Appalachia Appalachian Food

The Best Way To Cook Asparagus

Best recipe for asparagus
This is the first spring we’ve been able to harvest from our Asparagus bed. It’s been 3 years since I planted the seeds Hubert gave me. I don’t remember the name-but it’s a purple variety-and it’s very tasty.

Miss Cindy bought me a few Asparagus plants last year-they were already 2 or 3 years old-so we’ve been harvesting a little from them too.

I was probably in my 30s before I ever tasted Asparagus. The best way I’ve found to cook it-is to roast the spears in the oven.

Lay the asparagus out on a pan and drizzle on olive oil-sprinkle with salt and pepper-and cook in a 350 degree oven for about 10 minutes. It is so good!

The only problem I’ve found with our Asparagus-is that there just isn’t enough-hopefully each year will bring more production from our bed.

What’s your favorite way to eat Asparagus?




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  • Reply
    Jennifer in OR
    April 30, 2011 at 11:51 am

    Had to come here to find out “the best way” too cook asparagus this morning! Cooking some for breakfast, actually, to go w/ the eggs & fried potatoes… love Jen

  • Reply
    April 30, 2011 at 9:44 am

    You know, my Mom loved asparagus. I tasted it when I was young and it was ok. and I haven’t eaten it since. But I’d love to try your way.

  • Reply
    April 29, 2011 at 3:04 pm

    I wish I had an asparagus bed! I’m impatient so I just buy the ready to eat kind.

  • Reply
    April 28, 2011 at 9:51 pm

    Our asparagus bed is well over 20 yrs old & we eat it three times a day sometimes during harvest. I love it.
    My favorite way to eat it is to chop into bite size pieces & fry in a little butter. Let it cook a few minutes than add an egg. Sometimes I scramble egg with it but most of the time I just let it cook beside the asparagus sunny side up. I love having it with a big weekend breakfast.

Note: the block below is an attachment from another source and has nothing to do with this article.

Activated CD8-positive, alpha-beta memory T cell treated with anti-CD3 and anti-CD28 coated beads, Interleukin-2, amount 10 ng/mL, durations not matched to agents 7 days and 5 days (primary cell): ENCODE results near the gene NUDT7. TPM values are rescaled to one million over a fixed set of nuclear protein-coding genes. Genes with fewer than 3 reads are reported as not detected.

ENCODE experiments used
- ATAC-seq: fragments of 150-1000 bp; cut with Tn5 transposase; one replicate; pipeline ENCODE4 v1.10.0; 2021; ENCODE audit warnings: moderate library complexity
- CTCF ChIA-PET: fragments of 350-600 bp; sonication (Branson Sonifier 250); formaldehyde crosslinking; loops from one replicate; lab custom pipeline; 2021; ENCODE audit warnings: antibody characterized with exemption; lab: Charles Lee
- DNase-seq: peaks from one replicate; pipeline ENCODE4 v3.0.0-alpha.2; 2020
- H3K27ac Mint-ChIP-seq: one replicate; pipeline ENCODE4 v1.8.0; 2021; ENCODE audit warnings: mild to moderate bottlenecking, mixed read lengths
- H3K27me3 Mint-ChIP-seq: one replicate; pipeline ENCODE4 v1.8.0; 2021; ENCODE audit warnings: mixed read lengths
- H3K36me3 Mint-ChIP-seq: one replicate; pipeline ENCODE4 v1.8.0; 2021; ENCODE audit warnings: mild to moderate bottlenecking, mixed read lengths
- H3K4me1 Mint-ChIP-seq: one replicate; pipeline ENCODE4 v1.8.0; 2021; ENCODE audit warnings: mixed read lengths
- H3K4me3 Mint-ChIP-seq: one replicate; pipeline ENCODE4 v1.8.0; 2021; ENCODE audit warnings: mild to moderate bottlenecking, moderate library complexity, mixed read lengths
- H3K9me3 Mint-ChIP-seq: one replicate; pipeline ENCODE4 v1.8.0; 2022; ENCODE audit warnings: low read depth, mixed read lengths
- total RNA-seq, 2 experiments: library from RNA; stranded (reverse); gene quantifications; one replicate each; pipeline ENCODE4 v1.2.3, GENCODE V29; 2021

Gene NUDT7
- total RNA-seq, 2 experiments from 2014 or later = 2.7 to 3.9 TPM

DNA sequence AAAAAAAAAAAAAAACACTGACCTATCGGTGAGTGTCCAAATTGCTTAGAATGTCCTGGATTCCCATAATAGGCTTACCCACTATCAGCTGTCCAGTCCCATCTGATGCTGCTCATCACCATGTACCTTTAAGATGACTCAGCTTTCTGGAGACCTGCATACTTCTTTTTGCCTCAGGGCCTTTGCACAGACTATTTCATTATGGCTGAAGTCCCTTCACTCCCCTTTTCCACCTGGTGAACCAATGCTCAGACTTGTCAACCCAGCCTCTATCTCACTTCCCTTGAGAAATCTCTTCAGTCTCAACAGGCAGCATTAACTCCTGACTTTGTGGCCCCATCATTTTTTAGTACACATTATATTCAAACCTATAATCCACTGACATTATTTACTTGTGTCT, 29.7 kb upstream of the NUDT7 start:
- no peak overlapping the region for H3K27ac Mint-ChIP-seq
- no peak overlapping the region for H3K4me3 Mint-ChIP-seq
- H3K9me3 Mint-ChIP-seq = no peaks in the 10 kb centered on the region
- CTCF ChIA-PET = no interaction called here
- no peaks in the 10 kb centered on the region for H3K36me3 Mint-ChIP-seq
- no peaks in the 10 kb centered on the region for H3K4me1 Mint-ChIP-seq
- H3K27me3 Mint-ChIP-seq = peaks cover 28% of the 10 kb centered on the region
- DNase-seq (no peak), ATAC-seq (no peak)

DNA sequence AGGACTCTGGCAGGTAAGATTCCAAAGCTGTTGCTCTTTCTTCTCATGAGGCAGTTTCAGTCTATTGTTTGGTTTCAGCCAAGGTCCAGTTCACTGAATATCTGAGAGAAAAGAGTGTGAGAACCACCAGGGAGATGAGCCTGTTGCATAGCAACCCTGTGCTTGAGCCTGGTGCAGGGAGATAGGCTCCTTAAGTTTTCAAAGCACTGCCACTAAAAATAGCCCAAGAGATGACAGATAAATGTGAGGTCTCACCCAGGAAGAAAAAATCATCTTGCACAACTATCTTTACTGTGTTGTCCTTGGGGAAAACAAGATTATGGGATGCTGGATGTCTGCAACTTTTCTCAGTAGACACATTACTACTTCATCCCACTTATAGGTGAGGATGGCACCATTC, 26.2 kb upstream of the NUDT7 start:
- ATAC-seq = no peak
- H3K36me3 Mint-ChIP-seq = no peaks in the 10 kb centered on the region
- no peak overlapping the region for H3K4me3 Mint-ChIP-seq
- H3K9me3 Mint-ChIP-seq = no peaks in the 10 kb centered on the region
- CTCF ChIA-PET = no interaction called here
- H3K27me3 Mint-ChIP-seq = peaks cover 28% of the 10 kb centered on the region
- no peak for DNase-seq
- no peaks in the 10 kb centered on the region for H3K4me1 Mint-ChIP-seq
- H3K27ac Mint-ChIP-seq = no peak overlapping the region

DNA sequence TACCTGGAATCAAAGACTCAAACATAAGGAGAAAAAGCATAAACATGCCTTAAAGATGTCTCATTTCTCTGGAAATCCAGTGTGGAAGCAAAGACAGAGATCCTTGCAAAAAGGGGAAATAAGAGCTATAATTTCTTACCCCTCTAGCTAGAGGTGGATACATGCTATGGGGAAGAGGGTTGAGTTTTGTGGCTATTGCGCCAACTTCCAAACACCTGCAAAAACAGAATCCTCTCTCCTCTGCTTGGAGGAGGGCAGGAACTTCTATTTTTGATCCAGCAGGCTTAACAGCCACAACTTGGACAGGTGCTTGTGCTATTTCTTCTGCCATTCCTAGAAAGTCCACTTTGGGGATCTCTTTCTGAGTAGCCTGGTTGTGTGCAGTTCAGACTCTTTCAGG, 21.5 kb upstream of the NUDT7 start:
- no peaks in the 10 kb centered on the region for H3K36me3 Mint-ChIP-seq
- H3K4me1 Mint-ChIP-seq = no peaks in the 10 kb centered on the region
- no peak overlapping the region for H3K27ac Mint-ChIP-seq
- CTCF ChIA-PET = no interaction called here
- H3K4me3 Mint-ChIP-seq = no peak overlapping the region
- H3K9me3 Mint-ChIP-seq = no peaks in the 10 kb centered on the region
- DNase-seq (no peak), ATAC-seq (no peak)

I also add raw or leftover (very rare!)roasted asparagus to salads.

  • Reply
    teresa atkinson
    April 28, 2011 at 11:55 am

    love it roasted. problem at our house. it usually never makes it to the table. we all eat it right off the roasting pan.

  • Reply
    Miss Cindy
    April 28, 2011 at 8:52 am

    My favorite way to cook asparagus is…barely! Steam it for just a few minutes. I also like it raw, plain or in salads.
    I planted crowns last year or more accurately, the Deer Hunter planted them. Don’t have any to eat yet but I’m hoping they will do well where they are.
    I love asparagus and always buy it in the spring. A friend taught me to break it instead of cutting it. It will naturally break above the woody part of the stem. That’s for grocery store asparagus. I’m sure with garden asparagus I’d harvest it before the stems had time to get woody. I’m not in to delayed gratification…..I’ll eat it as soon as I can.
    Remember when the girls ate all your bell peppers in the garden, before you got them into the house? That’s me and the asparagus!